Home Where Are We in The Enterprise 2.0 Wave?

Where Are We in The Enterprise 2.0 Wave?

Most enterprise software sucks. That is my considered opinion from 30 years in the software biz. Words that come to mind are: bloated, inflexible and user hostile. The good news is that it is getting better, a lot better. The driver for change is what I call the consumerization of enterprise software. These new software champions typically have some if not all of these 8 main attributes:

  1. Monthly Subscription fees, not upfront perpetual license fees. This means the vendor has to be good to keep earning the $$$. The vendor also gets a predictable revenue line, so they can invest in R&D with confidence.
  2. Adoption by users, not forced by corporate policies. Users “vote with their mouse”, so it has to be good to get traction and bloat gets quickly punished.
  3. Usable without a manual within 30 minutes, still valuable for a sophisticated power use 2 years later. That is the mark of greatness. It is a real art. The great ones make it look simple – it is not simple!
  4. Hosted SaaS, so that vendors can invest R&D in new features and not in the intricacies of different platforms forced on them by an internal IT department.
  5. Enabling secure, fine-grained communication across the firewall. This is the big issue for enterprises. Not many vendors do this right yet. Today we see too much binary “you are either inside or outside”. The winners will enable security in a much more fine-grained way.
  6. Loosely coupled, not attempting lock-in, enticing but not forcing use of related modules/products. This is a real biggie. Bringing any new system into a company involves a horrendous amount of co-ordination and interfacing. The one’s that say “you can have just this little bit and it takes in data this way and spits out data this way” will win.
  7. Freemium model, so some early experimentation can be done free of cost. This also reduces the vendor’s sales cost, so they can invest more in R&D and/or lower the price enough to drive adoption.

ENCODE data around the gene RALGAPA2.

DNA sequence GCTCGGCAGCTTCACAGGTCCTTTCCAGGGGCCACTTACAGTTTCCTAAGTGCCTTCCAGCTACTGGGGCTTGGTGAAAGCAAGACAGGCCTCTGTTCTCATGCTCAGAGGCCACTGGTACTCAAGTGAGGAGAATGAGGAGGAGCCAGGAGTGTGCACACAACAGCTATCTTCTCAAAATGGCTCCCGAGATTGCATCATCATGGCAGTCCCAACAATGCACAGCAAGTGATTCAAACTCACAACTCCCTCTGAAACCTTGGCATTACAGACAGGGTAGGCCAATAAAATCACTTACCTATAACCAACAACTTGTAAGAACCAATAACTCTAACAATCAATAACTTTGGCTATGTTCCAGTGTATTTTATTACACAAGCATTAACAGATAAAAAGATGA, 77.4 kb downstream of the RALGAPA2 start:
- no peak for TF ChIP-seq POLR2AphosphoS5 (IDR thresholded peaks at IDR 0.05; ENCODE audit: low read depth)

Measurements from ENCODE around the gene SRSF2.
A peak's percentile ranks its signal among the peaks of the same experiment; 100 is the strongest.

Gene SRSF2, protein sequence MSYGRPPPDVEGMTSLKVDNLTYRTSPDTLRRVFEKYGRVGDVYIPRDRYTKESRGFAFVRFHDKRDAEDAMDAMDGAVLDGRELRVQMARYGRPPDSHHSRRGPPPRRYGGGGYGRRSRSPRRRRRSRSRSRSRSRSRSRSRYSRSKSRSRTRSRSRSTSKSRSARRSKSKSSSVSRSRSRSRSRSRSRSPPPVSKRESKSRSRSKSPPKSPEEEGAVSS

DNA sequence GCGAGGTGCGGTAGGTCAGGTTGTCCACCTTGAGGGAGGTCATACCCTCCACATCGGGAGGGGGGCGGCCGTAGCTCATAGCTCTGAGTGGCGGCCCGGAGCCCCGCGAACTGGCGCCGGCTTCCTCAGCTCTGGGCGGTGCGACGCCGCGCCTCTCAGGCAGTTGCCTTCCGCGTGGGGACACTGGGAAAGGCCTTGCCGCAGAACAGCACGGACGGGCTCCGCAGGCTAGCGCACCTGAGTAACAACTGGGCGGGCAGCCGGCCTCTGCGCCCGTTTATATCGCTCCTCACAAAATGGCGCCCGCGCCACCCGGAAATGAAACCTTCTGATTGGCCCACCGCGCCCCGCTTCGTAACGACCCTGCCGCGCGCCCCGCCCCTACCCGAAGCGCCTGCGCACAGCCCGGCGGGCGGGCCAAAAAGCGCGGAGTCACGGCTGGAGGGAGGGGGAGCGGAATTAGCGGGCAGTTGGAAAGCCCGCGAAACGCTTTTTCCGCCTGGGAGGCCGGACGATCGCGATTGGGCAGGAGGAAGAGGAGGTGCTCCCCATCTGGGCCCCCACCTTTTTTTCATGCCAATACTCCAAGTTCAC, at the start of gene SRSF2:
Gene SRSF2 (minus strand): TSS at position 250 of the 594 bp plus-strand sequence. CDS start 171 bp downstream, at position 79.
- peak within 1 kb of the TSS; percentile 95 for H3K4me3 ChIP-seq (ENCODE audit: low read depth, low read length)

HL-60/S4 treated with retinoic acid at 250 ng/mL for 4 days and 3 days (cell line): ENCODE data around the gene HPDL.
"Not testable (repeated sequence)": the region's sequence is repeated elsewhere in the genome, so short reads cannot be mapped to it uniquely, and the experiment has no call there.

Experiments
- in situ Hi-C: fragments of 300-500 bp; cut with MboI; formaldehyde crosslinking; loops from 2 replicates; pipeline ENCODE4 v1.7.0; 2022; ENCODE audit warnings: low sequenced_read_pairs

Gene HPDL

8. Fun, relaxed, not taking itself too seriously. Taking off the suit helps adoption.

Image via cambodia4kidsorg, from a slideshow from revells (featured at the bottom of this post)

Whereas in the consumer world we wrestle with business models around advertising, in the enterprise the model is real simple – subscription fees. Often these are replacing massive old legacy systems. The subscription fee can be less than the annual maintenance fees of the legacy system, so its a “no-brainer” corporate decision to allow it.

The vendors who really get it, who are driving this include WordPress, Google and 37 Signals. The losers in this game will be Oracle, SAP and lots of other traditional enterprise software vendors. The incumbents understand the problem and have plenty of smart developers and they have the capital to buy any of the start-ups. But they face the classic “innovator’s dilemma”. Any serious move in this direction will hurt their current cash cow, validate the start-ups and alienate their allies in the internal IT departments.

Image via revells

New tech markets go through fairly well-defined but overlapping phases:

  1. The talking phase. This is when the money to be made is in seminars, workshops, conferences and consulting.
  2. The experimentation phase. This is when lots of inexpensive or even free experiments are done. Nobody makes any money, but lots of people learn a lot.
  3. The pioneer phase. This is when a few companies, led by visionary IT or business people, adopt the new technology in a serious way and have a big impact on their bottom line. They usually want to be quiet about this, protecting their intellectual edge as long as possible.
  4. The breakout phase. This is when word leaks out, the winning vendors raise more money or get bought and it starts to look obvious.
  5. The “tornado” (hat tip to Crossing the Chasm). This is when new vendors do their IPO and legacy vendors who have the head buried deepest in the sand suffer the worst that creative destruction can dish out.

My assessment is that we are currently somewhere between 2 and 3.

This is a great time to be in this market.

Ed: I found this great presentation on enterprise 2.0, called Sowing the seeds of enterprise2.0 in a global organization. Hat tip Beth Kanter for the link.

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